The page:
The only limitation of using the glass strips to dam the glop is that they will always be much thicker than the wet height of the tissue. This means that you cannot level the tissue with a metal rod. You have to set your thickness by pouring out the exact volume. However, so far this has worked out well. The glop has to be very hot, but I can effectively spread it out with a comb to get a smooth and level coat.

 

 

 A perfect 11x14 sheet ready to dry. If you like set your tissue thickness by pouring by volume, this jig works like a charm and cleans up nicely.

A perfect 11x14 sheet ready to dry. If you like set your tissue thickness by pouring by volume, this jig works like a charm and cleans up nicely.

Papers for carbon printing

Fine art paper is my favorite surface for carbon printing. It has a subtle quality that other papers, like fixed out photo paper, simply cannot match. However,  printing on hand coated papers introduces a level effort and difficulty that can be discouraging. It's maddening to put the effort into preparing and sizing paper only to find out that the paper won't print well. 

Like my post on methods for hardening gelatin sized paper, this post is a running record of papers I'ver used for carbon printing and how well they have worked for me. I'll also include some reports from others. I'm omitting fixed out photo paper from this list since that's an entirely different animal. If you have an experience, with a particular paper you would like to share, drop me a line.

Arches Auqarelle

This paper was one of my favorite for Kallitypes. It has a nice smooth finish and great wet strength, but, despite being tub sized with gelatin, the sizing seems consistently inconsistent. Spots can been seen when the paper is wet and, although these spots disappear when the paper dries, these areas can often shot up lighter in the final print and ruin it. I think this problem is mitigated if you heavily size the paper with 7% gelatin or greater. However, with thinner sizing you run the risk of an inconsistent printing surface.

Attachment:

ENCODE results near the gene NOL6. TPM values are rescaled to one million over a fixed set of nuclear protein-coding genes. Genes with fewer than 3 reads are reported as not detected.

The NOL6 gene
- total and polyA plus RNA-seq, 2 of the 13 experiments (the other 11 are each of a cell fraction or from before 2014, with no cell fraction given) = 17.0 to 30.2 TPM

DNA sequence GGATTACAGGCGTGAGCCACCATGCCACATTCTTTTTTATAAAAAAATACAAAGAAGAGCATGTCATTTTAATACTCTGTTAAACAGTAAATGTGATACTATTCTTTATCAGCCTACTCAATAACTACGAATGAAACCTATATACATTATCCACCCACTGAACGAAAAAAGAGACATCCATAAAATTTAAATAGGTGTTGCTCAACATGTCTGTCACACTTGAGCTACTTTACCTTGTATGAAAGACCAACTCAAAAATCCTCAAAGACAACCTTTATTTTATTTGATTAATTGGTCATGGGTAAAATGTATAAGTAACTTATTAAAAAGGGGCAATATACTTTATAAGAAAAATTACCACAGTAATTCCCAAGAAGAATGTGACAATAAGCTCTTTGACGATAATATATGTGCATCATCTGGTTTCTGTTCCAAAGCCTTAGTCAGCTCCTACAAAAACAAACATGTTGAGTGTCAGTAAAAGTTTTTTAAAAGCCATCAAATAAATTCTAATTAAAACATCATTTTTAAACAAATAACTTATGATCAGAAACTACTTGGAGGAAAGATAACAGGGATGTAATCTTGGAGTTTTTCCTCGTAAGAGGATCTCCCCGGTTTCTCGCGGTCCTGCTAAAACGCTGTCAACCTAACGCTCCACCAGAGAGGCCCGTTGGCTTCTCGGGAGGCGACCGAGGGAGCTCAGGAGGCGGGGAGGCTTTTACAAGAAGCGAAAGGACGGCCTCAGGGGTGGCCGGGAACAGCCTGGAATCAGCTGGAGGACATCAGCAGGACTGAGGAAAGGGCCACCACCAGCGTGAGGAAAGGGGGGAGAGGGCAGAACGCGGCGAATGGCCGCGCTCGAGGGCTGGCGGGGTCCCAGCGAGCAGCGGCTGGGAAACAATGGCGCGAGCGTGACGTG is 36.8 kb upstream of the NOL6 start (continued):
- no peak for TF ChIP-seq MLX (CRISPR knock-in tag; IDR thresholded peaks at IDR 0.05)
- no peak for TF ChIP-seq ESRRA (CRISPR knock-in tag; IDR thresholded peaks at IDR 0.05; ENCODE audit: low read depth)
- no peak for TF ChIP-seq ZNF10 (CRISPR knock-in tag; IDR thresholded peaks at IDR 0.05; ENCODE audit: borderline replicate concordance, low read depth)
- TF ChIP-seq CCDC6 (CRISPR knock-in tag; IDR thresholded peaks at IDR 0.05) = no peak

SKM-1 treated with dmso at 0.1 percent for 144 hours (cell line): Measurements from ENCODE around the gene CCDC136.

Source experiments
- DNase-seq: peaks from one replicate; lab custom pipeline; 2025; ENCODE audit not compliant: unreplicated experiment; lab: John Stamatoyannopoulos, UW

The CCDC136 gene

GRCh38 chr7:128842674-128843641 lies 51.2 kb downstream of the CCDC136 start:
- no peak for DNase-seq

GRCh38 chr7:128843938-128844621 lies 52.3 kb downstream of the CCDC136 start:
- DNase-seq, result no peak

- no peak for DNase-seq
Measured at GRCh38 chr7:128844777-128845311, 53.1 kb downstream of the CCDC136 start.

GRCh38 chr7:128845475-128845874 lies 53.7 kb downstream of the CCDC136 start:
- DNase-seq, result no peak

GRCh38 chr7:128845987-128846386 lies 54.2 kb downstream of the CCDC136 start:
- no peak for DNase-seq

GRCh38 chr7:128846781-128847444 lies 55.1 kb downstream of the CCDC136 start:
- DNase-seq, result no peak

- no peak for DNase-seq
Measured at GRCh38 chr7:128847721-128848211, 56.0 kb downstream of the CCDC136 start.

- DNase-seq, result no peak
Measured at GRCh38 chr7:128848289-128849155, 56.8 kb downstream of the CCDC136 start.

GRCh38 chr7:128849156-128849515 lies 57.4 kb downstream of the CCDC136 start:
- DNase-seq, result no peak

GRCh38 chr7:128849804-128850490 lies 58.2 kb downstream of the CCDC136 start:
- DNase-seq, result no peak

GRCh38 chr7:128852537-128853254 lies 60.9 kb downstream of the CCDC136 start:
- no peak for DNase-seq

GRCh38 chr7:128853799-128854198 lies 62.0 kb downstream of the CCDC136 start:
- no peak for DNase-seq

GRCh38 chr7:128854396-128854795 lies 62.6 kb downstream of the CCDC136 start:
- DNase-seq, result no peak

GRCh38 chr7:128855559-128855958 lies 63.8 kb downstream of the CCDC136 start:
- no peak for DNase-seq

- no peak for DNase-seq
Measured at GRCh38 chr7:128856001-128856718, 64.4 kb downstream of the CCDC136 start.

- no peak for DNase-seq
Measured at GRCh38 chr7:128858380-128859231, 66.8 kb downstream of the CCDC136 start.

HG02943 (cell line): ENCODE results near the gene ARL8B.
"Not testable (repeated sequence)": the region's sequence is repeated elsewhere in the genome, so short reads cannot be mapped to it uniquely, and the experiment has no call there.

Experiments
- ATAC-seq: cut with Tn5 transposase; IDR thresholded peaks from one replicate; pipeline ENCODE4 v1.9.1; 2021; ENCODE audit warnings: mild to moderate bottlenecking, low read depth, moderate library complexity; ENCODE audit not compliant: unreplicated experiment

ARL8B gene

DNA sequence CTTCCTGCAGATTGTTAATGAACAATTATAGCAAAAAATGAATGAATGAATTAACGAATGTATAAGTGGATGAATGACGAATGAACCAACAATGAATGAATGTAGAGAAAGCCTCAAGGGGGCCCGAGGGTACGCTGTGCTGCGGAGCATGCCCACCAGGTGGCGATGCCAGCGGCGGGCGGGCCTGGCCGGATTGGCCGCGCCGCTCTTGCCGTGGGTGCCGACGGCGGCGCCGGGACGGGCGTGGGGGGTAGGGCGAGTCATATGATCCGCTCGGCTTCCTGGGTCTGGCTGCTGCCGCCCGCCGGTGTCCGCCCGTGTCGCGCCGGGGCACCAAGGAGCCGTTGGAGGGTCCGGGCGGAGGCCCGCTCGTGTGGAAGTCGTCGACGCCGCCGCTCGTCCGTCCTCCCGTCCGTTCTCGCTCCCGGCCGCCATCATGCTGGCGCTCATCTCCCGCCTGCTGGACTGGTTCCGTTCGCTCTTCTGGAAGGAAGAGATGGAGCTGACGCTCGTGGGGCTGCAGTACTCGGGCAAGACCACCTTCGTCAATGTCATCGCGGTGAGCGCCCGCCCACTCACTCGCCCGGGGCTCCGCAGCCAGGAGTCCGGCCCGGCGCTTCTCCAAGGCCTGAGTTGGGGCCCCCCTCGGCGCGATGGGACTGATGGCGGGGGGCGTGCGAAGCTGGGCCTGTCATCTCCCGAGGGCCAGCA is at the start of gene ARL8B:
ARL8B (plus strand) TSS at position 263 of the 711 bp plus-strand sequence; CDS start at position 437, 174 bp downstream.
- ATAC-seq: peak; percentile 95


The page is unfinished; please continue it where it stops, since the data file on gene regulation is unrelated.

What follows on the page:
Arches Platine

Like Fabriano Artistico I've had great results with this Platine. It's originally designed for platinum printing, and is expensive. However, I've tried it for it's quality and the fact that it is supposed to have internal sizing that will help it dry flat even after multiple washes. This paper is smooth, strong, has consistent sizing, and seems to dry relatively flat even with heavy sizing. While not as heavy as the Fabriano it has good a good weight and feel.

Fabriano Artistico

I've had great results with this paper. I am hard pressed to tell you the specific type, but what i have used is the 100% cotton variety in natural and bright white. I believe this is different than the F5 variety which is only 50% cotton. This paper is smooth, strong, has consistent sizing, and seems to dry relatively flat even with heavy sizing.

Magnani Pescia

I had high hopes for this paper. It's 100% cotton and smooth hot pressed. It's also has a heavy weight and a feel of quality at an economical price. 

Unfortunately, after the rigors of sizing and carbon development, it delaminates and peels into layers - particularly at the corners. it also had a nasty tendency to get creases easily when bent. This problem seemed to be a symptom of the first. The paper seems to be pressed in layers instead of moulded. When the layers start to come apart, the paper can buckle and crease. It's probably great for some uses, but I won't be sing it for carbon again.

Stonehenge

I just recently tried Stonehenge again and realized why I stopped using it in the first place. The wet strength is terrible. If you can get it sized and hardened without tearing it, the gelatin will give it more strength, but it's risky and just not worth the bargain price.

Adox Baryita

You can print on it right out of the package. No sizing required and no need to fix out like silver gelatin. However, I wasn't wild about the finish. It yielded what I thought was a rather boring finish. Kind of dull and flat.

 For me, Arches Aquarelle had been a trustworthy paper with great wet strength, but here, in a wet print, you can see evidence of inconsistent sizing that can cause light spots in the final print.

For me, Arches Aquarelle had been a trustworthy paper with great wet strength, but here, in a wet print, you can see evidence of inconsistent sizing that can cause light spots in the final print.